On 3/2/2012 1:03 AM, Bruno Marchal wrote:
On 01 Mar 2012, at 19:43, meekerdb wrote:
On 3/1/2012 10:23 AM, Bruno Marchal wrote:
On 01 Mar 2012, at 17:54, meekerdb wrote:
On 3/1/2012 1:01 AM, Bruno Marchal wrote:
On 29 Feb 2012, at 21:05, meekerdb wrote:
On 2/29/2012 10:59 AM, Bruno Marchal wrote:
Comp says the exact contrary: it makes matter and physical processes not
completely Turing emulable.
But it makes them enough TE so that you can yes to the doctor who proposes to
replace some part of your brain (which is made of matter) with a Turing emulation
The doctor does not need to emulate the "matter" of my brain. This is completely not
Turing *emulable*. It is only (apparently) Turing simulable, that is emulable at
some digital truncation of my brain. Indeed matter is what emerges from the 1p
indeterminacy on all more fine grained computations reaching my current states in
OK, but just to clarify: The emergent matter is not emulable because there are
infinitely many computations at the fine grained level reaching your current state.
But it is simulable to an arbitrary degree.
If you can prove that.
I would say yes, but it does not seem obvious to prove. You have to emulate bigger and
bigger portions of the UD*, and the 1-view are only defined in the limit, being
unaware of the UD-delays. Not obvious. It might be true, but in some non tractable
sense. Hmm... Interesting question.
I will think more on this, I smell a busy beaver situation. Your decimals, of your
prediction might take a very long time to stabilize. I dunno.
But I'm still unclear on what constitutes "my current states". Why is there more
than one? Is it a set of states of computations that constitutes a single state of
If you say "yes" to the doctor, and if the doctor is luckily accurate, the "current
state" is the encoding of the "universal number + data" that he got from the scanning.
Basically, it is what is sent through the teleportation.
From the 1-p view, that state is unique, indeed. It is "you <here and now>" at the
moment of the scanning (done very quickly for the sake of the argument).
There is no more than one. But its encoding, and its relevant decoding, are generated
infinitely often in the UD*, with different continuations, leading to your current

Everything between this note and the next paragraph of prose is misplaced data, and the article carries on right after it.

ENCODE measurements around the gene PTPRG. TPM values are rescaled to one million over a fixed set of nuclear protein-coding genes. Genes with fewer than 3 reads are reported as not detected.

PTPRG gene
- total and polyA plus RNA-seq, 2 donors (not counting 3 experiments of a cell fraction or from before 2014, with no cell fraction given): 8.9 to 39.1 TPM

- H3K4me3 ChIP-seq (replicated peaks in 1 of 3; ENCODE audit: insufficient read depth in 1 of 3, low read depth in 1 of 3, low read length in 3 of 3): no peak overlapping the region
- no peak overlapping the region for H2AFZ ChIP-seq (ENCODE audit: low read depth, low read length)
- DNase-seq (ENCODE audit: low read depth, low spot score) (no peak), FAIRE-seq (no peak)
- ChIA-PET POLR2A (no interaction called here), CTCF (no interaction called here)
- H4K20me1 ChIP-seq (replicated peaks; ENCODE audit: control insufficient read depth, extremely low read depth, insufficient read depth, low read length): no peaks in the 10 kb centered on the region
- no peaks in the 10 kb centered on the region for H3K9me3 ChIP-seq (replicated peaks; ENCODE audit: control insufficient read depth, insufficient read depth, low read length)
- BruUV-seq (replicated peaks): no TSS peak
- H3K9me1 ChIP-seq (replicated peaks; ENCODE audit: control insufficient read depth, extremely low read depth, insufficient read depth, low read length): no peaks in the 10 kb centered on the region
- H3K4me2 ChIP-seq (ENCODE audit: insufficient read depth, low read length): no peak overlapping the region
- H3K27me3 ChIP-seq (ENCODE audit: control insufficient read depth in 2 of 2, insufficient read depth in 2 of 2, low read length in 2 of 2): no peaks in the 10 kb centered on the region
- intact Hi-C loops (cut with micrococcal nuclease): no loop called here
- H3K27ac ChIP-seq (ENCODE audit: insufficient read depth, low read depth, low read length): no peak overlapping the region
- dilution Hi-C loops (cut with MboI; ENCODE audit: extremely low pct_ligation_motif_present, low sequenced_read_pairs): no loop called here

self-indeterminacy. It is the subjective same you, like the people in W and M before
they open the teletransporter box, just before differentiation.
Oops, I see that I wrote "my current states", with a "s". So it means I was talking
about the 3p computational states in the UD* corresponding on my (unique) current
consciousness state. That exists, in the comp theory.
Hope I am enough clear, tell otherwise if not.
Yes, that's what I thought you meant when I first studied your theory. But then I am
not clear on the relation of this unique "current state" to the many non-equivalent
states at a lower, e.g. quantum, level that constitute it at the quasi-classical
level. Is the UD* not also computing all of those fine-grained states?
Yes, and it adds up to the domain of first person indeterminacy. Usually I invoke the
rule Y = II. That is, two equivalent computations (equivalent in the sense that it
leads to the same conscious experience) does not add up, but if they diverge at some
point, even in the far future, they will add up. It is like in QM, there is a need for
possible distinction in principle.
Let me ask a question to everybody. Consider the WM duplication, starting from Helsinki,
but this time, in W, you are reconstituted in two exemplars, in exactly the same
environment. Is the probability, asked in Helsinki, to find yourself in W equal to 2/3
or to 1/2.
My current answer, not yet verified with the logics, is that if the two computations in
W are exactly identical forever, then it is 1/2, but if they diverge soon or later, then
the probability is 1/2. But I am not sure of this. What do you think?
I think there's a typo and the second 1/2 was intended to be 2/3. I wonder though why we
should consider an hypothesis like "in exactly the same environment" (to the quantum
level?) which is nomologically impossible.
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